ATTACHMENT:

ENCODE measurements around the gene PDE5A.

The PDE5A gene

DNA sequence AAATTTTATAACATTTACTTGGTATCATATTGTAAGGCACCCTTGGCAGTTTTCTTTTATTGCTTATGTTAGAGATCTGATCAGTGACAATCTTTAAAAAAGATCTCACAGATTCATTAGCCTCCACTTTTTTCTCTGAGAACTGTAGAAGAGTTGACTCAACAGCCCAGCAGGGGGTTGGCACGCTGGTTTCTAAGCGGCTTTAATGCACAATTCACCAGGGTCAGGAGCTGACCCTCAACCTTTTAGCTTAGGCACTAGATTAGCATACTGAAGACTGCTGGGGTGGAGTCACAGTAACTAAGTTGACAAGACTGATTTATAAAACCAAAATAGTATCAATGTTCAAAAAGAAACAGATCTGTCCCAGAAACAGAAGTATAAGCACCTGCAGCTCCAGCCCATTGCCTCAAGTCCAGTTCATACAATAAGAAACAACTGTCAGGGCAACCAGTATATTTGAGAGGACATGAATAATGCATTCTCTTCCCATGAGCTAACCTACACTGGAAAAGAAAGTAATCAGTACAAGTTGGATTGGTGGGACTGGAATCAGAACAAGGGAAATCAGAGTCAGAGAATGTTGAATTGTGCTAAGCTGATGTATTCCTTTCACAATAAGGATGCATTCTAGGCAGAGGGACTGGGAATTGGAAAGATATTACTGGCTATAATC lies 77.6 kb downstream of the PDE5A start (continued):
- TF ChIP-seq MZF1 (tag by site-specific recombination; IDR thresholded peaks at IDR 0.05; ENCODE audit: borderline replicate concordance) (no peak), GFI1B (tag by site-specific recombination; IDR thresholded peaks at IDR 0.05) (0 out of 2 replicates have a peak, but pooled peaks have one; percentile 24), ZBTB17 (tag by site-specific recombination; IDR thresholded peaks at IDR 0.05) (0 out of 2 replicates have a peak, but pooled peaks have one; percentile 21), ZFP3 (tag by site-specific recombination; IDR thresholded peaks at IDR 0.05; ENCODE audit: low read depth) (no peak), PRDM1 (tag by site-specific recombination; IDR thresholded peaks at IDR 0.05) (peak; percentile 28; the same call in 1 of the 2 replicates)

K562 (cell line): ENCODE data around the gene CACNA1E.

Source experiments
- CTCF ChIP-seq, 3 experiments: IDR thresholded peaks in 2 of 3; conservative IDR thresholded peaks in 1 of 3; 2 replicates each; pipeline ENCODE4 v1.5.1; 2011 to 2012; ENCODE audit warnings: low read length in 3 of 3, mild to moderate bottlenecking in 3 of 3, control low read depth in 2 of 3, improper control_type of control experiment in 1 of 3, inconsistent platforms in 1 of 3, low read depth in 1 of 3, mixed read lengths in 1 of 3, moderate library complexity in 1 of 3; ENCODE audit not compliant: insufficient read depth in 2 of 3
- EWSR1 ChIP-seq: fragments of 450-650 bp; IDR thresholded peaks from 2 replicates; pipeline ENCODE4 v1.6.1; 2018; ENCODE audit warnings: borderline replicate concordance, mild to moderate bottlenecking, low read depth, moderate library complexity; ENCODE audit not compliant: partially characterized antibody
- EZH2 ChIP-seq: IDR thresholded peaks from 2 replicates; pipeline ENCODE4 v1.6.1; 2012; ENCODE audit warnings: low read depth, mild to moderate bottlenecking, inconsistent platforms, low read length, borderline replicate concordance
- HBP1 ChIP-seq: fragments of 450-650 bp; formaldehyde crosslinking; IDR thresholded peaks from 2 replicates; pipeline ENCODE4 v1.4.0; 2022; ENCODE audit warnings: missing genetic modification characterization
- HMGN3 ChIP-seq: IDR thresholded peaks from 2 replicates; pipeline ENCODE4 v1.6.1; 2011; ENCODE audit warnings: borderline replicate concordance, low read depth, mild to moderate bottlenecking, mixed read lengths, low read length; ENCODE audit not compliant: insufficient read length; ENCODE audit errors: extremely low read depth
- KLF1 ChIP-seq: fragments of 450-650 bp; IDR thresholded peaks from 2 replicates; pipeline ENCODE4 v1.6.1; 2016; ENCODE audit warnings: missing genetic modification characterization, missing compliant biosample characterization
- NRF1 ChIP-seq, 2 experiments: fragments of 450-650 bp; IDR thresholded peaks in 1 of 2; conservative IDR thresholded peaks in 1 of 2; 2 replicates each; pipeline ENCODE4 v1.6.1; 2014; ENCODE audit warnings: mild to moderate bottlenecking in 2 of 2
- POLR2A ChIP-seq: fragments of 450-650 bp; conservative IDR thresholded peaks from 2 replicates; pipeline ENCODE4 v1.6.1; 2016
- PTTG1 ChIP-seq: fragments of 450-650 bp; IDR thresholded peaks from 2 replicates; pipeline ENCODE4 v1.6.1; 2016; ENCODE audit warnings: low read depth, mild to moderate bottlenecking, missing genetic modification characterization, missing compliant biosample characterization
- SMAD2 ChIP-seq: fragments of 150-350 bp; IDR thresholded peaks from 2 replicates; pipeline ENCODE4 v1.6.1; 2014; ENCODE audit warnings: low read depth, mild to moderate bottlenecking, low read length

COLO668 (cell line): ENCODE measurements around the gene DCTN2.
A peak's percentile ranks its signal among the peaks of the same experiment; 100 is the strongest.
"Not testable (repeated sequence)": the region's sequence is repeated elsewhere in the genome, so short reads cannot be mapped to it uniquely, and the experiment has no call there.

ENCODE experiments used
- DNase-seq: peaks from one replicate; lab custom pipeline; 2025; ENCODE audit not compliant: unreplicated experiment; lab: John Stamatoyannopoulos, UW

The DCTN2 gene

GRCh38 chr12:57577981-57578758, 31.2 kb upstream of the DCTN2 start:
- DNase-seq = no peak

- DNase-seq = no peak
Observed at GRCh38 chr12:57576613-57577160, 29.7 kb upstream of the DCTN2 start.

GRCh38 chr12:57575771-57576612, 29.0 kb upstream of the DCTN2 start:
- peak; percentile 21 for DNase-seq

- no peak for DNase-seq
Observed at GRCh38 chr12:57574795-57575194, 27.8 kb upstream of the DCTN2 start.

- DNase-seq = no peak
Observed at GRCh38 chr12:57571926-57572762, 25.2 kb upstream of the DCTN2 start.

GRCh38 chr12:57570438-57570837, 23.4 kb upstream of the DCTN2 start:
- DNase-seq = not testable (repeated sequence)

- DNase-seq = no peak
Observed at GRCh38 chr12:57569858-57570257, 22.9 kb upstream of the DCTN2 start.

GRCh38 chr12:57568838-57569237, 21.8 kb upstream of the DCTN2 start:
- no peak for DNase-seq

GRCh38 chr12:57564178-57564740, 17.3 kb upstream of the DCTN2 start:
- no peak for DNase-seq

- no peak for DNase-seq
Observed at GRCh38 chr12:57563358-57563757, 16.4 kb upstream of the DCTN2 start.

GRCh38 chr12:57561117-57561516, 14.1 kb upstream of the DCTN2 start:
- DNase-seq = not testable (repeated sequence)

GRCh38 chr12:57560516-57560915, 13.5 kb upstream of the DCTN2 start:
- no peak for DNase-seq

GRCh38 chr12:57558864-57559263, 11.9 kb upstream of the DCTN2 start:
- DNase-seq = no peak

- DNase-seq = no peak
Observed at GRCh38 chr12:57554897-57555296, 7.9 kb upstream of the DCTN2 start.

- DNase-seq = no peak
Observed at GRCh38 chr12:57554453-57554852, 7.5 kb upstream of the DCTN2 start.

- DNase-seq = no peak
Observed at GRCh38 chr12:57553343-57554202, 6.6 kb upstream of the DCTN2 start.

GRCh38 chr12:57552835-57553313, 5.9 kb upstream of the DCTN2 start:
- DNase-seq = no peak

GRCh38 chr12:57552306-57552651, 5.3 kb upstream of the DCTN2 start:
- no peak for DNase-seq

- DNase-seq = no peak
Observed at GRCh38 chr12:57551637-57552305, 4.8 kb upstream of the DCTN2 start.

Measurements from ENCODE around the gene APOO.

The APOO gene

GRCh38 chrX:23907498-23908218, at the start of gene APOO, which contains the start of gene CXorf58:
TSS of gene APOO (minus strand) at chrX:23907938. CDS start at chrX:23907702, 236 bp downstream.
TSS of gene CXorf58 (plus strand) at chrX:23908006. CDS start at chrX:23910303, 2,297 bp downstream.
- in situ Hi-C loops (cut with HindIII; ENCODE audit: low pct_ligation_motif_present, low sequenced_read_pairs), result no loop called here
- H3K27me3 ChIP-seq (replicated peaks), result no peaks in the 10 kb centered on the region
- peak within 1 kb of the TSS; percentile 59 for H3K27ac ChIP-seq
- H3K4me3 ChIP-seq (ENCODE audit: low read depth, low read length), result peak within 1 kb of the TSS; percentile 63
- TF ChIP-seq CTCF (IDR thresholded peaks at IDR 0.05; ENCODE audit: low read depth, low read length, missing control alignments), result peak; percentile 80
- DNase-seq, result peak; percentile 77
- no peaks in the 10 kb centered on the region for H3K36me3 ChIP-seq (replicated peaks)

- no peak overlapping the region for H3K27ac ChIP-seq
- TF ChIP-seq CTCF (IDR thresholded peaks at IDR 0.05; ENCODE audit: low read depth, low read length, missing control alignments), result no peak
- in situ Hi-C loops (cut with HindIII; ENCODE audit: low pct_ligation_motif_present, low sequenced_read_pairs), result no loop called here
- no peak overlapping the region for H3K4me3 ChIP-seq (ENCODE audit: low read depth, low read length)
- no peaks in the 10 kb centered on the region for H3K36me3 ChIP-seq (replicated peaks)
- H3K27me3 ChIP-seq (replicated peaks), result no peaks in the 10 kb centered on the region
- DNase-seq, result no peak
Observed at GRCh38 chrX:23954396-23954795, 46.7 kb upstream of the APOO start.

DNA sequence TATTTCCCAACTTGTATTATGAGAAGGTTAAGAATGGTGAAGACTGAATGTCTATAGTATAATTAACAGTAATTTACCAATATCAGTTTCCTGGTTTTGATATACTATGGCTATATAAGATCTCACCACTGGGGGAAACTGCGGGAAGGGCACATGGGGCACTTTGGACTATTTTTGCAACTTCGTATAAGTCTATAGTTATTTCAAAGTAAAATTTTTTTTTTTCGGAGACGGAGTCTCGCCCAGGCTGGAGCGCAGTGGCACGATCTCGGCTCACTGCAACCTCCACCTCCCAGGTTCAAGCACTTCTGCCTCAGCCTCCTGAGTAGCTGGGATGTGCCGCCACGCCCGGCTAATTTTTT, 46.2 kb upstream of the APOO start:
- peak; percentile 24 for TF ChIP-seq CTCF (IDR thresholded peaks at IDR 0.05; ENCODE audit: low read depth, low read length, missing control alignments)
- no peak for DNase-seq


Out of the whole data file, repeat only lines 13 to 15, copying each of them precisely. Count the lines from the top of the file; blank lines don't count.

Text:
- NRF1 ChIP-seq, 2 experiments: fragments of 450-650 bp; IDR thresholded peaks in 1 of 2; conservative IDR thresholded peaks in 1 of 2; 2 replicates each; pipeline ENCODE4 v1.6.1; 2014; ENCODE audit warnings: mild to moderate bottlenecking in 2 of 2
- POLR2A ChIP-seq: fragments of 450-650 bp; conservative IDR thresholded peaks from 2 replicates; pipeline ENCODE4 v1.6.1; 2016
- PTTG1 ChIP-seq: fragments of 450-650 bp; IDR thresholded peaks from 2 replicates; pipeline ENCODE4 v1.6.1; 2016; ENCODE audit warnings: low read depth, mild to moderate bottlenecking, missing genetic modification characterization, missing compliant biosample characterization